Welcome!

Good morning and welcome to my world of colours, pigments, mediums, old masters, and experiments like an antique alchemist. Palettes, colour charts, old books and nature are my favorite arguments. Having a classic background, I love experimenting with colours, especially using old masters colours and some made by modern industry. These preliminary studies are very important for my future digital artworks. On Gallery you can find a selection of both digital paintings and sketches. And now let’s talk about some colours…

Natural inorganic mineral pigments are all earth based, such Ochres, Iron Oxides (Fe2O3) and Carbon (C). Used since antiquity, they can be found in Paleolithic caves of Altamira, Lascaux, Chauvet (from 14.000 to 35.000 years ago). These are very stable colours. Rembrandt, one of my favorite masters from Dutch Golden Age, used a lot of earth colours. His works aged very well thanks the fact he chose stable pigments for his Chiaroscuro paintings. Another one, Blue Lapislazzuli, in the past was obtained from the semi-precious stone, one of the most expensive colour of all time, more than gold. As a jewelry designer is amazing painting with this colour. Cinnabar instead, the toxic mineral containing mercury, was used for Red Vermillion, that in Chinese Alchemy is the raw material of the Philosopher’s Stone. This pigment due its toxicity and considering that tends to darker was, with time, substituted with Cadmiums and synthetic ones.

Natural organic pigments are instead carbon based, obtained from plants and animals-insects. These colours are really beautiful but also fugitive. Their lightfastness (the fading resistance when exposed to light) is very low. From plants was extracted Rubia tinctorum Red, Indigo Blue, Gamboge Yellow. From animals was produced Cochineal Red, Sepia Brown, Murex Purple. Most of these colours were very expensive and difficult to find, hard to produce, and traveling to distant places was needed. This limited the artist palette at the time. I’ll tell you the weird and fascinating stories behind them soon.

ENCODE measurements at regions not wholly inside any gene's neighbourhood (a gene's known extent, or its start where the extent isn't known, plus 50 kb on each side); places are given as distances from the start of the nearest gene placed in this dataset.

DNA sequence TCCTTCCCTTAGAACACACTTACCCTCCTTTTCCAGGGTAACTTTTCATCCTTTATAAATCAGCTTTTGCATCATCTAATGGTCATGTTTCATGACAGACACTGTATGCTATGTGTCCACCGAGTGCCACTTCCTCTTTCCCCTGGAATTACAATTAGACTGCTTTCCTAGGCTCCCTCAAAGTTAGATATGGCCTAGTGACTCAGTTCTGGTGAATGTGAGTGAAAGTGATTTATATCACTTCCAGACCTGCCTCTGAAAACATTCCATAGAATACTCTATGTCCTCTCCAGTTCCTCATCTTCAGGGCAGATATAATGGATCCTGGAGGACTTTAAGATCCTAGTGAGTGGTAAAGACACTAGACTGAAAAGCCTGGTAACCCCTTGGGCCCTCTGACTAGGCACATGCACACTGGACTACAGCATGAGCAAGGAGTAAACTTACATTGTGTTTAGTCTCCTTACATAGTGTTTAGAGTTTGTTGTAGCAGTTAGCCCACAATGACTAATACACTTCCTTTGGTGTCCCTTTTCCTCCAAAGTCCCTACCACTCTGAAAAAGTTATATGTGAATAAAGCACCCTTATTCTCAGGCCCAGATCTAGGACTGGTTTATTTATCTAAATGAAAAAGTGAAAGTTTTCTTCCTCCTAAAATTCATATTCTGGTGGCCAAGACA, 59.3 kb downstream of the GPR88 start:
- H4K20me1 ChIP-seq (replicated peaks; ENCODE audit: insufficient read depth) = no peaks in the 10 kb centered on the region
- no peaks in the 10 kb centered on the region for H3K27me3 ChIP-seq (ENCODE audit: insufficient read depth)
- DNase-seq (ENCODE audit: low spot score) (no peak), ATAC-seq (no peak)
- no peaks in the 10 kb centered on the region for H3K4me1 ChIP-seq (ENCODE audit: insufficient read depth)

For synthetic pigments we must wait until 1704 with the accidental discovery of Prussian Blue by Diesbach in Berlin, and 1775 for the copper arsenite called Scheele’s Green made from Swedish chemist C.W.Scheele. Synthetic mineral Ultramarine now is a cheaper replacement for the old costly Lapislazzuli, Cadmium is a substitute for toxic Cinnabar, Iron Oxides are made at the moment with higher concentration of pigment and consequently more brilliant than natural ones. Other ones are Chrome, Cobalt, and mostly metal compounds pigments. Then there are the Synthetic organic ones, mostly petroleum based. Quinacridones, for example, are highly transparent and lightfast (my favorite, the red-purple range, is gorgeous), Phthalocyanines have a powerful tint strength.

But a lot of these colours were not so safe, there are many anecdotes about it. Many artists have died of poisoning, for the substances contained in colours they used, with heavy metals, Arsenic, Lead. Lead White was used since antiquity, it was the only White available till 1800, when were introduced Zinc and Titanium White. This disease, that affected a lot of artists, was called Saturnism. A lot of painters suffered of it, especially from 1400-1500. Caravaggio, Goya, Van Gogh, Tranquillo Cremona, often moistened brushes in their mouth or were used to paint with fingers absorbing poison through skin. This illness damages brain and nervous system too. Obviously this is a non-exhaustive list, just some examples, I’ll go deeper in next posts.

*Safety note: Colours are rated from “A” safe to “D” poisonous. Always refer to the package first painting with them. Use gloves if needed, mask when handling pigment powders, a vacuum or wet rags to clean, don’t eat-smoke when painting, keep a ventilate room, pay attention if you have children or pets, avoid discharge into the environment. Common sense and just a few rules keep us and environment safe.

To be continued…